Metropolitan Agathangelos of Fanari


The contrast in the image of the parable is stark. ‘Two men went up to the sanctuary to pray. One was a Pharisee and the other a publican’. In the first scene of the parable, the attitude of the Pharisee at prayer is described, as well as the content of his prayer.

In his prayer, the Pharisee enters into an astonishing comparison between himself and other people. He thanks God that he’s not like the rest, extortioners, unjust, adulterers, or even like the tax collector. In other words, he draws a line of distinction between himself, whom he believes is justifiably in the Temple, whereas the others are outside, because they’re sinners.

The image of the Publican and his prayer create another climate and provoke different feelings. He stood far off, with his eyes cast down, beat his breast and asked for God’s mercy. His prayer was a prayer of repentance. The publican had no works of virtue to show in order to seek justification, but reveals, deposes and confesses his sinfulness before God, asking for mercy. He doesn’t protest at his rejection by other people. He’s interested in God’s righteous judgement. Saint Neilos advises us not to ask for purification from the passions in our prayer, as well as release from ignorance and forgetfulness, and relief from every passion and from God’s abandonment. We should ask only for justice and the Kingdom, that is, virtue and spiritual knowledge; all the rest will be added for us.

The dilemma

Those hearing the parable are faced with a serious dilemma. The Pharisee is the ideal religious model, who observes the provisions of the Law and the traditions. The tax collector’s a sinner and asks for God’s mercy, in repentance. Will God accept both of them or only one; and if one, which? Christ’s words are clear: ‘I tell you, this man went down to his house justified rather than the other’. Here, Christ overturns people’s perception of justification and reveals that God accepts those who repent and humbly seek his mercy. The total awareness of our poverty is the basis of spiritual progress. Ontological recognition of our sinfulness is a source of energy for prayer and a firm foundation for our spirituality.

Ways of repenting

What we have to understand is that our salvation and justification are gifts from God, not the fruits of our works. No just reward can gain us the kingdom of God; only his love and kindness can.

Saint John Chrysostom delves deep into the type of prayer of the tax collector and tells us there are five ways of repenting.

The first is awareness of our sins and confession of them. The second is mourning over them. The third is humility. The fourth is alms-giving, the queen of the virtues.

Finally, the fifth way of repenting is prayer.

But prayer must express all the above ways- awareness and confession of our sins,  mourning over them, humility and alms-giving, because only then is it effective and of the essence.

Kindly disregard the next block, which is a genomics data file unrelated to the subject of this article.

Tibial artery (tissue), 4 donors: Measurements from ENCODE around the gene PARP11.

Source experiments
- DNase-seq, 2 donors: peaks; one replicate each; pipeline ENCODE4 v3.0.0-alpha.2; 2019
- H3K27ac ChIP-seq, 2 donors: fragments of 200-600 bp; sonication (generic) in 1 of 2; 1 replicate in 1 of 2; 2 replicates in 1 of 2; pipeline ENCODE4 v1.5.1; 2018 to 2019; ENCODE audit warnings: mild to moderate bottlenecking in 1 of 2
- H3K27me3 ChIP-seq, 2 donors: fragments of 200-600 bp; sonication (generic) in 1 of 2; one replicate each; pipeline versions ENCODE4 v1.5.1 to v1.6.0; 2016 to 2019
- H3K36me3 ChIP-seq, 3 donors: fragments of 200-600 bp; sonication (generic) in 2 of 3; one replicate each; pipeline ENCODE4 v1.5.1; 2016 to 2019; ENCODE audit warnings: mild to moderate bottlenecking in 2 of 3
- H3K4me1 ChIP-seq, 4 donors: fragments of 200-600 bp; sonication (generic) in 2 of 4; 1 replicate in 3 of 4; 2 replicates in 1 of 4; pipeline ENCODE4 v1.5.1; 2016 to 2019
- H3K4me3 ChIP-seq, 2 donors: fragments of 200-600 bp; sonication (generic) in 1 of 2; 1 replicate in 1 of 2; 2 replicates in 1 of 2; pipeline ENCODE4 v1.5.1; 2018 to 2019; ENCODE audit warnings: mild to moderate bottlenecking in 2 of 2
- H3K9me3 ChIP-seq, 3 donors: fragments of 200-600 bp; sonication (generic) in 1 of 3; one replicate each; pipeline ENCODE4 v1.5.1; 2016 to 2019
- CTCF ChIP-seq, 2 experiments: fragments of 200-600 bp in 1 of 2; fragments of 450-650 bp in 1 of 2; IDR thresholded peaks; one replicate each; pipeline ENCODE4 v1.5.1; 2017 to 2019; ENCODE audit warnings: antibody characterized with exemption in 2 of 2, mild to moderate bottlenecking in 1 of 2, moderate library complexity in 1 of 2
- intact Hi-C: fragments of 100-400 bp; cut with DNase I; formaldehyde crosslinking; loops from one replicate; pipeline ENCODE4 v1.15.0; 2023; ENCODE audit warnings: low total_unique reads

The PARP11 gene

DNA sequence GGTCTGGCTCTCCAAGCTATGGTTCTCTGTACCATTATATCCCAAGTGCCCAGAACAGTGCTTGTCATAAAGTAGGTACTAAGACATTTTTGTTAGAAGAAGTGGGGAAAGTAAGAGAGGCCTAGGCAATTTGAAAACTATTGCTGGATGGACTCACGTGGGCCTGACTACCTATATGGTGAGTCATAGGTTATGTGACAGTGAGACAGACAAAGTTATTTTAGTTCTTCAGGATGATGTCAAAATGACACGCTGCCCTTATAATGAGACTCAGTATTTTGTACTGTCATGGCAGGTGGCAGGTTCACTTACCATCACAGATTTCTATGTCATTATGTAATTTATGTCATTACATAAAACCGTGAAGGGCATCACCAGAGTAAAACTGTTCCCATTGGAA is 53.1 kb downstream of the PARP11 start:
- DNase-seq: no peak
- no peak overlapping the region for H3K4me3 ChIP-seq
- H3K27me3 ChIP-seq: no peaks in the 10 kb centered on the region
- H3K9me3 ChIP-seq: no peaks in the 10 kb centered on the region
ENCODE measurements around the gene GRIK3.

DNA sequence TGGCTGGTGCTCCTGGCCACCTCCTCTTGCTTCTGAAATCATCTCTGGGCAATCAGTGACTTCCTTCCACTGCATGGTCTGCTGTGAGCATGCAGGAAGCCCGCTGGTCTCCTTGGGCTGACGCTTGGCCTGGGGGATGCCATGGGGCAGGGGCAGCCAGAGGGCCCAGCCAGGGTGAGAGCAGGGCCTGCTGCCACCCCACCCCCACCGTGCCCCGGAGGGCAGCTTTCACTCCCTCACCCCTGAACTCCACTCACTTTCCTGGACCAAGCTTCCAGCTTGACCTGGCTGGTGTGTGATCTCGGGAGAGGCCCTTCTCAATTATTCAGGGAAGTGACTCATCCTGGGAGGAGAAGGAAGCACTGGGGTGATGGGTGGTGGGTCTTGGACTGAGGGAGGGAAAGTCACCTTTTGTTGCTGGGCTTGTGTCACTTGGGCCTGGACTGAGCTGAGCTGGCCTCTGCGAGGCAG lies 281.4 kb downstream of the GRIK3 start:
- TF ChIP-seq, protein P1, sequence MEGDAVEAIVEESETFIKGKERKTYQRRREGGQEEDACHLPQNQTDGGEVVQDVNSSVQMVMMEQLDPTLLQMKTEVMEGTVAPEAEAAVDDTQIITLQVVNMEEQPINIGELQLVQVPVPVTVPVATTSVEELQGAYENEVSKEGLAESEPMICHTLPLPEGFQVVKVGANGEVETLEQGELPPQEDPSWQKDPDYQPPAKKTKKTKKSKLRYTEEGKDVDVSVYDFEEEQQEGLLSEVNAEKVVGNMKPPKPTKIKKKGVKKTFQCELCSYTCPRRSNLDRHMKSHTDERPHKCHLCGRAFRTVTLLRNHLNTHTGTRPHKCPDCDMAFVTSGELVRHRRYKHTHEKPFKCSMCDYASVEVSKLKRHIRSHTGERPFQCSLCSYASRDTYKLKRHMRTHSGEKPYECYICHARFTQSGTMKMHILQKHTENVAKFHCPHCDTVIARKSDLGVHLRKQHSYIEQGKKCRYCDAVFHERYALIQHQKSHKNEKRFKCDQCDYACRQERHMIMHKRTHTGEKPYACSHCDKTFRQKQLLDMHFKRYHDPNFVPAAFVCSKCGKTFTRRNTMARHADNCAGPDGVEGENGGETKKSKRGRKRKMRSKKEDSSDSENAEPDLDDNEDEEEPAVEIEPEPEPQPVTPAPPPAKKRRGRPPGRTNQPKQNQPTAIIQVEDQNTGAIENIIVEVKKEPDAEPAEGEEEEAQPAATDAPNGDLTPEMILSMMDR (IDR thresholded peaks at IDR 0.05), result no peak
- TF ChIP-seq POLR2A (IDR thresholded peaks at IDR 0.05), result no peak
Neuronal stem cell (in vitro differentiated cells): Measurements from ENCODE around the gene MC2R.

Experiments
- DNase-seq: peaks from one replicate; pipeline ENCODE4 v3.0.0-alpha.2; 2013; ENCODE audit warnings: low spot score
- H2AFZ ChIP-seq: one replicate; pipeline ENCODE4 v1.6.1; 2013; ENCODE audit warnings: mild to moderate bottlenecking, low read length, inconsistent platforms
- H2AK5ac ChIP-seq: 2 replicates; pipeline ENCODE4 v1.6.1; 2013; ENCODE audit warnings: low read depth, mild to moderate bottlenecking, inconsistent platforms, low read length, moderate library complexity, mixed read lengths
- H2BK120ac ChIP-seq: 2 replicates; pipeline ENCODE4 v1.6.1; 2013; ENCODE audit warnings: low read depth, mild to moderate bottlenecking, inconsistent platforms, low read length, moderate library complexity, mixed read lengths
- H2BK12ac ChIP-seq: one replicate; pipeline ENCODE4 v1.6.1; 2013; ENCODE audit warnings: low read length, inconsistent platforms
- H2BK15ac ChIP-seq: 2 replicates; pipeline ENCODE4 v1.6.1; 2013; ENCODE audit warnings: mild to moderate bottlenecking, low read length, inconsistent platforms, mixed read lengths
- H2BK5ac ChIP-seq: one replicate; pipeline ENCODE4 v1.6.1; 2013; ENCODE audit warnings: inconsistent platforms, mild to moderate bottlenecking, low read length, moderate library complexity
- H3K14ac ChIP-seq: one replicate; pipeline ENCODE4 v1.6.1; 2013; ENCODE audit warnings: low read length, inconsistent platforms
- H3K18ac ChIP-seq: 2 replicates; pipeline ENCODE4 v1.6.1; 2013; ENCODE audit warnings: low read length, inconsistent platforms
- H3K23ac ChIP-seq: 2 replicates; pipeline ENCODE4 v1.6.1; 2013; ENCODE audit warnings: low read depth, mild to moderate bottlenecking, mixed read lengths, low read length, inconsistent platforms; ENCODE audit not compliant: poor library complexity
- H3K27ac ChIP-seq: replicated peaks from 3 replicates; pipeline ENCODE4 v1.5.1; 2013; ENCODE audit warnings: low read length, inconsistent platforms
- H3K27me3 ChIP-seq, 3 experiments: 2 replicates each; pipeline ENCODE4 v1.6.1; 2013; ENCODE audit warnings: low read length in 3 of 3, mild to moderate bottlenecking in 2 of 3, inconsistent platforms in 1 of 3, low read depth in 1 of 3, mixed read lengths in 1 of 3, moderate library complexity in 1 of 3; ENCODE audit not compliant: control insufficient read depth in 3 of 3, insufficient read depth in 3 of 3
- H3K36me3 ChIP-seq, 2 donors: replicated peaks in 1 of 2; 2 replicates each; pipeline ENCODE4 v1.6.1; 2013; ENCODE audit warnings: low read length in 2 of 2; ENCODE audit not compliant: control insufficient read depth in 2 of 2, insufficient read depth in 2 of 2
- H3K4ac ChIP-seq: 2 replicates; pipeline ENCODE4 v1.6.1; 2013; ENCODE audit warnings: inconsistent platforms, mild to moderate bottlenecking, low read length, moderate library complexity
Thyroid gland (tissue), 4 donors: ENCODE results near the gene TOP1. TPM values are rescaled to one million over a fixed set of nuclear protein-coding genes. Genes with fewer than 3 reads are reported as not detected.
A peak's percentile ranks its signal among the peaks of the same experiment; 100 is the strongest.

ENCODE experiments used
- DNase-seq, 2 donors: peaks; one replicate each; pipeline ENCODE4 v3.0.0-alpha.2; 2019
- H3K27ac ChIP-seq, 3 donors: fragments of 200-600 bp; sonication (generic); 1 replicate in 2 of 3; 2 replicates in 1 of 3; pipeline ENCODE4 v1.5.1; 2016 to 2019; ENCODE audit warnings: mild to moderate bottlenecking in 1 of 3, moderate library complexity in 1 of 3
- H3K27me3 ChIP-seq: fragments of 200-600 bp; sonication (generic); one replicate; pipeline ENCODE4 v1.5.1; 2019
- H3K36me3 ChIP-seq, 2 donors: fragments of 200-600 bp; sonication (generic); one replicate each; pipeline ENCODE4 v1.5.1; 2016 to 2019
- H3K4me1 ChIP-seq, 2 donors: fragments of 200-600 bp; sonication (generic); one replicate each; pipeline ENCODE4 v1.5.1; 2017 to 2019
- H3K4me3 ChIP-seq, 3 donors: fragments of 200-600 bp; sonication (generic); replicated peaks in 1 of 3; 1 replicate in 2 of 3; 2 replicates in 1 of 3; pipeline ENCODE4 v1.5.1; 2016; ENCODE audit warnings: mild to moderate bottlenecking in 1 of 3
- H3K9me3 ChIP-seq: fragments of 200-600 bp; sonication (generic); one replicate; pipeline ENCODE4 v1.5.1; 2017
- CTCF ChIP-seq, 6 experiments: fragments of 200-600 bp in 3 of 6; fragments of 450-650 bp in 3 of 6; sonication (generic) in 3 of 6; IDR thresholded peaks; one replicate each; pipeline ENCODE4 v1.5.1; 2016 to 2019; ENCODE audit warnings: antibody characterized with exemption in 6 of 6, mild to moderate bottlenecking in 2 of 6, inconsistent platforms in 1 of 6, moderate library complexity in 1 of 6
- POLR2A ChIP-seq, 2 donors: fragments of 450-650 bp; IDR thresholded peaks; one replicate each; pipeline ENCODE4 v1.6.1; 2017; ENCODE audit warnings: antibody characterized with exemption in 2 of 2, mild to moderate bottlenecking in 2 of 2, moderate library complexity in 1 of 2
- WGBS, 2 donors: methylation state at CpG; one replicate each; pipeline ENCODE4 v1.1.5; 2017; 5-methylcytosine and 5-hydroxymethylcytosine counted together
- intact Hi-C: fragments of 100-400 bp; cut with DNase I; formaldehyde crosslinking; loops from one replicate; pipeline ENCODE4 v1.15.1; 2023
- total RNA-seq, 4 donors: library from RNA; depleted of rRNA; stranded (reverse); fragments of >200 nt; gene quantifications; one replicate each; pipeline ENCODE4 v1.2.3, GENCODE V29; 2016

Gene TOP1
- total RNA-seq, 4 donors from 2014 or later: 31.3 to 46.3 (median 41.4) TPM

Let us not pray like the Pharisee’

Now that the Triodio’s opening, the Church urges us not to pray like the Pharisee, i.e. with pride in our deeds, but to seek the grace of salvation from God, recognizing and confessing our unworthiness. Evagrios advises us to pray with fear, with pain, carefully, reflectively, vigilantly and with joy. The root of all evils is pride. Therein lies death and darkness.

‘In an inexplicable manner, holy humility elevates us about all created things and preserves the grace of God in our life. Let’s bear in mind, then, a wise warning that says: ‘the devil doesn’t eat or drink, so in theory he’s the greatest ascetic, but that doesn’t make him any the less evil… Humility’s the only weapon that defeats the devil, it’s the necessary requirement for salvation, the mystic divine force which enfolds all within itself. Wherever humility blossoms, there flows the glory of God, there the eye of the plant of the soul blooms into an unfading flower’ (Saint Isaac the Syrian).

May God bless us so that we guard our every thought with humility and thus come to knowledge of the eternal truth.



Pemptousia Partnership

Pemptousia and OCN have entered a strategic partnership to bring Orthodoxy Worldwide. Greek philosophers from Ionia considered held that there were four elements or essences (ousies) in nature: earth, water, fire and air. Aristotle added ether to this foursome, which would make it the fifth (pempto) essence, pemptousia, or quintessence. The incarnation of God the Word found fertile ground in man’s proclivity to beauty, to goodness, to truth and to the eternal. Orthodoxy has not functioned as some religion or sect. It was not the movement of the human spirit towards God but the revelation of the true God, Jesus Christ, to man. A basic precept of Orthodoxy is that of the person ­– the personhood of God and of man. Orthodoxy is not a religious philosophy or way of thinking but revelation and life standing on the foundations of divine experience; it is the transcendence of the created and the intimacy of the Uncreated. Orthodox theology is drawn to genuine beauty; it is the theology of the One “fairer than the sons of men”. So in "Pemptousia", we just want to declare this "fifth essence", the divine beaut in our life. Please note, not all Pemptousia articles have bylines. If the author is known, he or she is listed in the article above.


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